decided.: May 20, 1953.
Before SWAN, Chief Judge, and CHASE and CLARK, Circuit Judges.
SWAN, Chief Judge.
The decision of the district court, In re Arrow Home Appliances, 107 F.Supp. 914, held void as against the mortgagor's trustee in bankruptcy a chattel mortgage executed by the bankrupt on October 29, 1951.*fn1 The district court left undisturbed the referee's finding that a payment of $230 received by the bank on November 30, 1951 from the sale of one of the mortgaged articles was void as a preference. The mortgage was invalidated for failure to comply with section 230-a of the New York Lien Law, McK.Consol.Laws, c. 38, with respect to notice to creditors.*fn2 The appellant contends that compliance was not required because the mortgage was not "upon a stock of merchandise in bulk or any part thereof".
The facts regarding the mortgage are not is dispute. The mortgagor was a retail dealer in home appliances such as washing machines, dryers, refrigerators and television sets. It conducted business at two stores, one in Cedarhurst, the other in Valley Stream. The mortgate secured the mortgagor's demand note for $6,000 and covered 34 specifically described articles, some of which were located in one store and some in the other. The mortgaged articles constituted nearly one-half in quantity and in value of the entire stock of merchandise in both stores.*fn3 The mortgage was the last of a series of mortgages, each of which took the place of the preceding one. In every case the prior note for $6,000 was charged against the mortgagor's checking account in the bank, and the new note, $6,000 less discount, was credited to the same account. Both the referee and the district court exonerated the bank of any lack of good faith in accepting the mortgage of October 29, 1951. On that date the bank did not know and had no reason to know that the mortgagor was in financial difficulties.
Quoting this court's statement in In re Rosom Utilities, 2 Cir., 105 F.2d 132, 134 that "The evil at which the section was aimed was the perpetration of a fraud on creditors by putting a bulk mortgage on a stock of goods or part of it and making off with the proceeds", the appellant argues that the transaction now under review does not fall within the purpose of the statute and should not be condemned, because renewal of the loan did not give the mortgagor any cash or property with which it could "make off"; it merely relieved the mortgagor of the necessity of paying the prior $6,000 note, and thereby left its checking account unimpaired except for the deduction from the new note of a thirty day discount. But the statute does not declare a bulk mortgage void only if a fraud has in fact been perpetrated on creditors. It strikes down the mortgage, regardless of the good faith of the parties, unless the required notices have been given to creditors. As Professor Williston says in discussing Sales in Bulk, "The details of these statutes vary, * * * but [their] general purport * * * is that a sale by a dealer of his merchandise in bulk is * * * presumed to be fraudulent in the absence of certain formalities."*fn4 Hence it is immaterial that no actual fraud on creditors was intended or effected.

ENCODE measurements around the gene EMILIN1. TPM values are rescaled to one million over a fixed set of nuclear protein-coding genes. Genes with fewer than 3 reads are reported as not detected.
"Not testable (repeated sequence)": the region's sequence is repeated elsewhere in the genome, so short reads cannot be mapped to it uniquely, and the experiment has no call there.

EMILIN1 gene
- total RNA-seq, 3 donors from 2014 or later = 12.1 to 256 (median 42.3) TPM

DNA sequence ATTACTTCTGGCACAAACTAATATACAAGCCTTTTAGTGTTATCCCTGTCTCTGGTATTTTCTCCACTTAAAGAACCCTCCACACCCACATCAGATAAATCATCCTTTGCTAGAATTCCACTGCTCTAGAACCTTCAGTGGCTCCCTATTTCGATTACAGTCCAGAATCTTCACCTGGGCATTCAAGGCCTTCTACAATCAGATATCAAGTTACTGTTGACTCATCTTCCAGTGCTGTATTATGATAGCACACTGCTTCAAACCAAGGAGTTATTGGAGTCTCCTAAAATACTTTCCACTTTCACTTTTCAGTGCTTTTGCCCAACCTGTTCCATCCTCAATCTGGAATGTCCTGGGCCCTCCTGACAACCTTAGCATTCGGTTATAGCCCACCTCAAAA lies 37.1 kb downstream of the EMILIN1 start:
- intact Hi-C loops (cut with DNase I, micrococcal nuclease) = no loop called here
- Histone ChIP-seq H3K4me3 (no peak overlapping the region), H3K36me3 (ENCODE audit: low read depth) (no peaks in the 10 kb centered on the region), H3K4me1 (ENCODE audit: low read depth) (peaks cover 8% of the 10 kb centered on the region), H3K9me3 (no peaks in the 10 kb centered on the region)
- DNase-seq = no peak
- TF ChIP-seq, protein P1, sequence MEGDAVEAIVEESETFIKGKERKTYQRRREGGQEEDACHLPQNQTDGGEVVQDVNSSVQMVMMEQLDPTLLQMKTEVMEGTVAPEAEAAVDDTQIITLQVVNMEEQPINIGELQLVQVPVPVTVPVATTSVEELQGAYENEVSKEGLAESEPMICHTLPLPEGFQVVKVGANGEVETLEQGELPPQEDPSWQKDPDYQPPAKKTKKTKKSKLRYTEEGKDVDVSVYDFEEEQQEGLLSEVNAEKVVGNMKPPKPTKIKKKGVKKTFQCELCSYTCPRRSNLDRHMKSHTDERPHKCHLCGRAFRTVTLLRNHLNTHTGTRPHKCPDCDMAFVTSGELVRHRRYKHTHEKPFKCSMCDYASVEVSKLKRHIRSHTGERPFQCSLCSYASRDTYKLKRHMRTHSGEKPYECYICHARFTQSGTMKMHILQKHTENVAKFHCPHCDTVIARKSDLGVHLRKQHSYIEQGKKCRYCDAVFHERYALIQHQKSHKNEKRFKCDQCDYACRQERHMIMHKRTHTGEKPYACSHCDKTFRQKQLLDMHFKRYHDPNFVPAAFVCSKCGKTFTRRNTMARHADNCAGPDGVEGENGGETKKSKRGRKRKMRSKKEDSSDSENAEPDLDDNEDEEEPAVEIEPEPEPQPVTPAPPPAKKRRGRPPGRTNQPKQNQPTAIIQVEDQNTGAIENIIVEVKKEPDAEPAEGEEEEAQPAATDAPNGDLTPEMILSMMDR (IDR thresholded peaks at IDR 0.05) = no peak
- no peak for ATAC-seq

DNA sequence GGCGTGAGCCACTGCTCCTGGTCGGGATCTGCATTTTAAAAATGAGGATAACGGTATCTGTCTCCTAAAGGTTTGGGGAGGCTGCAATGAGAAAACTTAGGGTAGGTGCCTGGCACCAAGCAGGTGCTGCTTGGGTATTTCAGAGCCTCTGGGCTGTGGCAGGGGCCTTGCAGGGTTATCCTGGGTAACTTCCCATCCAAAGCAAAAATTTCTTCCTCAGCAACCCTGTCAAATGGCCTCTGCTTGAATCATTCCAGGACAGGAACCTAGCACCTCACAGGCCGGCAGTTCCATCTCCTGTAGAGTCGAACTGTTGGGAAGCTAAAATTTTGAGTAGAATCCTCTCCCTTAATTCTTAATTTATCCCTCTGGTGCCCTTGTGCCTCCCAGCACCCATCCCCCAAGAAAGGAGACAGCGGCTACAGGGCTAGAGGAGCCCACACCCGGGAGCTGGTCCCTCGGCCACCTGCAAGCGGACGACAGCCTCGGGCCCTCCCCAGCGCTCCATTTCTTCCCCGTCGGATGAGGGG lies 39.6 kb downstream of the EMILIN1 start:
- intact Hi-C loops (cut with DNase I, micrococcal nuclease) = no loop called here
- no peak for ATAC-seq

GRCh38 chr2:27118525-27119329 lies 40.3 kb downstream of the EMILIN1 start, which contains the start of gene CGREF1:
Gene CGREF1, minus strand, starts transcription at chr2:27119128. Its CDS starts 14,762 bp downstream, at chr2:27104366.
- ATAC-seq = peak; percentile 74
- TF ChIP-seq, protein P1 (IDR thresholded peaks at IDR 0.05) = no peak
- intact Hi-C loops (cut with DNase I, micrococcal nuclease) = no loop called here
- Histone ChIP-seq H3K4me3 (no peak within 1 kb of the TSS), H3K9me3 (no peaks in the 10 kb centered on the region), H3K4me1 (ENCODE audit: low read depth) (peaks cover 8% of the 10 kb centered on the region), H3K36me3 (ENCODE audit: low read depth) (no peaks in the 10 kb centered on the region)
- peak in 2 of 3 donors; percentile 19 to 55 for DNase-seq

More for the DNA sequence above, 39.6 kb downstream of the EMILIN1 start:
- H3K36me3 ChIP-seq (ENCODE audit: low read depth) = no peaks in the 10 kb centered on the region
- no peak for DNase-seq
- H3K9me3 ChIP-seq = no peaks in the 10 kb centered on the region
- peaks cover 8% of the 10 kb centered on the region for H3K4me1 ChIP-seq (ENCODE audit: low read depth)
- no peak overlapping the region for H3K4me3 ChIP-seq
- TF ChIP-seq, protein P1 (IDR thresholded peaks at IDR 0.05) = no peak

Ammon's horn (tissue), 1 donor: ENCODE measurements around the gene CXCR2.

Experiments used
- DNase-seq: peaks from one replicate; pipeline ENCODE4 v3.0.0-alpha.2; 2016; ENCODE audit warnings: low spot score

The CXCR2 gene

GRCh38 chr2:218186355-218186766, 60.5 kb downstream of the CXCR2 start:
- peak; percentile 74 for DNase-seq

We therefore turn to the vital problem whether the mortgage under attack was on "a stock of merchandise in bulk or any part thereof". The appellant relies on definitions which declare that "bulk" refers only to merchandise which is neither counted, weighed nor measured.*fn5 It argues that its mortgage falls outside such definition because the mortgaged articles were separated, counted and identified by the trade name of the article or the name of the manufacturer, the model number and the serial number where required. If such listing could avoid the impact of the Bulk Mortgage Act or the Bulk Sales Act, it would easily be possible for a retail dealer to dispose of his entire stock of merchandise without the giving of the notices which the statutes require for the protection of creditors. Sternberg v. Rubenstein, 279 App.Div. 30, 108 N.Y.S.2d 218, expressly disapproved the definition of "in bulk" in Feldstein v. Fusco (note 5 supra), as too narrow to be applied generally.*fn6 We believe the Sternberg case represents the correct interpretation of the statute and think it decisive of the case at bar. When the mortgage covers a substantial part, in quantity and value, of the mortgagor's stock of merchandise, we cannot doubt that it is a mortgage "in bulk." To hold otherwise would create a significant loophole in the operation of the Act. Devices other than chattel mortgages, such as purchase money mortgages, conditional sales and trust receipts, are adequate to the business need without the risk, inherent in the kind of transaction here involved, of defrauding creditors.
Invalidation of the mortgage also compels affirmance of the order holding the $230 payment a voidable preference, since there has been shown no reason to upset the finding that the Bank knew of the bankrupt's financial difficulties when it accepted this payment.